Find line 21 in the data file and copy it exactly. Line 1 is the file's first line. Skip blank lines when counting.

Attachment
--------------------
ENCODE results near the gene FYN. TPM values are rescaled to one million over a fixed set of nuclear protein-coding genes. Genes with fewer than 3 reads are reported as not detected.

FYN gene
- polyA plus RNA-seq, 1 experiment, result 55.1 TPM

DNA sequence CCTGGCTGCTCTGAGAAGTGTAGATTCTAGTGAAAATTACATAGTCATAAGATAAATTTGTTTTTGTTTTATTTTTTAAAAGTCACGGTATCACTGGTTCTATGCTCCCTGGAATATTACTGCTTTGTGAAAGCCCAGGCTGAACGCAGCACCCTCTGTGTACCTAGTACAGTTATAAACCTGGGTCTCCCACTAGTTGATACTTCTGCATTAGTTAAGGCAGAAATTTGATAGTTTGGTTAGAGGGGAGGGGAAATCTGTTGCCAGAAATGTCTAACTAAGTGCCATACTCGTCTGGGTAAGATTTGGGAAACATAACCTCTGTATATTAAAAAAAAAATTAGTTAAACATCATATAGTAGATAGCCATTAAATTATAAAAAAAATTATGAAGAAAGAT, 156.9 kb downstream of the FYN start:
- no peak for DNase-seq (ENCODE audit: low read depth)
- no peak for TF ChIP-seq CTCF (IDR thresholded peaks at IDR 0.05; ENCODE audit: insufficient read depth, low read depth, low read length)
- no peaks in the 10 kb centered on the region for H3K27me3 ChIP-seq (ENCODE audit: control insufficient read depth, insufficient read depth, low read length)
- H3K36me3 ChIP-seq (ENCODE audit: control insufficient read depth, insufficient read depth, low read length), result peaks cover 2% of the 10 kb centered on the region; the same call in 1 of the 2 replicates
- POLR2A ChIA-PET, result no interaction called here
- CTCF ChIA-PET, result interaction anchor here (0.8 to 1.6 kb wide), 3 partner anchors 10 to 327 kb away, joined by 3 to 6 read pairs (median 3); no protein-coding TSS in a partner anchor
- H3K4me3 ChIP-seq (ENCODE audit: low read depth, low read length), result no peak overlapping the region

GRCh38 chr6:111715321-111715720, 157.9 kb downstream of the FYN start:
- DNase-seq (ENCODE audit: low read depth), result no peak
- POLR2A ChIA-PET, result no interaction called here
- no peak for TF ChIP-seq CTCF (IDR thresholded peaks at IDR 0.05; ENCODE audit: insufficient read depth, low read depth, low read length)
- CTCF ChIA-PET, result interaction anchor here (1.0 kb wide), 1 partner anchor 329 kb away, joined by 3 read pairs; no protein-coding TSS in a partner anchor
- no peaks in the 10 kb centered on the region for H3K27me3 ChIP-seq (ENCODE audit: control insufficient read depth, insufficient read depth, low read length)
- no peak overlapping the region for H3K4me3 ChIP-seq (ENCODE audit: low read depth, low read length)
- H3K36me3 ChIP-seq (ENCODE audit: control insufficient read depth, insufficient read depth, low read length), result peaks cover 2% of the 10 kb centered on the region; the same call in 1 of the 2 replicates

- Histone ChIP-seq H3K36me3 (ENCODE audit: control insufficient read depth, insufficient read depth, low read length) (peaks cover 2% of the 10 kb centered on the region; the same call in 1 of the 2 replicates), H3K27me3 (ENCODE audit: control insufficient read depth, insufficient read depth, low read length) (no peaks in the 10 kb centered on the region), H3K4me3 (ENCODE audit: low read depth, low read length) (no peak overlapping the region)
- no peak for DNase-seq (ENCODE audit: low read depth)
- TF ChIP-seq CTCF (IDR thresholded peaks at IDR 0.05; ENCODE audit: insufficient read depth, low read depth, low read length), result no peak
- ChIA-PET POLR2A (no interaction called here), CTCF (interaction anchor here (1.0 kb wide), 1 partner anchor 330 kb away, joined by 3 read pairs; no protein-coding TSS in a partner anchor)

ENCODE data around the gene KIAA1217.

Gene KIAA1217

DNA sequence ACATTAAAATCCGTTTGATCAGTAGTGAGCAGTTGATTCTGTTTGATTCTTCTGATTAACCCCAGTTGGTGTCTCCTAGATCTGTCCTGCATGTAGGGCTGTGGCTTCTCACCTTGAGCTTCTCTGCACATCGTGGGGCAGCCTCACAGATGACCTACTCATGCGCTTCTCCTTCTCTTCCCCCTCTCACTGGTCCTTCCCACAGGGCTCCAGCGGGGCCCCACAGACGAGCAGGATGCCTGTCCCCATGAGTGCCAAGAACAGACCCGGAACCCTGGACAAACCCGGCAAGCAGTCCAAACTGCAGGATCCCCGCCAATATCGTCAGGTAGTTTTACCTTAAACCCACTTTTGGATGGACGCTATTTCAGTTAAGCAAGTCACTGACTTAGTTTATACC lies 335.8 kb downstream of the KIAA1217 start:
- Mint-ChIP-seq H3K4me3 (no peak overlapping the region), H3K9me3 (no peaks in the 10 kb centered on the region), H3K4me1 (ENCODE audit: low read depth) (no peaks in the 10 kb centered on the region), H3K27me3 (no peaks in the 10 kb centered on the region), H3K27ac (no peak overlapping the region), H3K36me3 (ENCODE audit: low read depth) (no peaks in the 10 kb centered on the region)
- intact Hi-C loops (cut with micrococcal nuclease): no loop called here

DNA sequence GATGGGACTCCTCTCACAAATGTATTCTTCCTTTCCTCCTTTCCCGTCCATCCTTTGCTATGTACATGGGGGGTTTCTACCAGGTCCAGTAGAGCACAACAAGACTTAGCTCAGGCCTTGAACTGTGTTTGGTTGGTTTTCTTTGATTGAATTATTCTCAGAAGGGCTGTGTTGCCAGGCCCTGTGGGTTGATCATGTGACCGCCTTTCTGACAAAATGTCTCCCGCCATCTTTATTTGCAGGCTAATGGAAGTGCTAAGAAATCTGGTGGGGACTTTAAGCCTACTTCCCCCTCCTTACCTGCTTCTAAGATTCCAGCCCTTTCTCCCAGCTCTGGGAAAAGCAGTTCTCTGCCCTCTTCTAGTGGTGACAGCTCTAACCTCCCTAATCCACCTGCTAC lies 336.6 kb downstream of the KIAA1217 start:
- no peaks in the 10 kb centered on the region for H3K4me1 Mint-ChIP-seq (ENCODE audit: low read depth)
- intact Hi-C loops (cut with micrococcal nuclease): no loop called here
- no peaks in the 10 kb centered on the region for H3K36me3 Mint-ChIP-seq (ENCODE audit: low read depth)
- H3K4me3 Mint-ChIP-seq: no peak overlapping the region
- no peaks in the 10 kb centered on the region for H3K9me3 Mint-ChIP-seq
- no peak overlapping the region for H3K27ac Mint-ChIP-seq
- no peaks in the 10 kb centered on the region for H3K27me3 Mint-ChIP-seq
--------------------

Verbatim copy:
- no peak for DNase-seq (ENCODE audit: low read depth)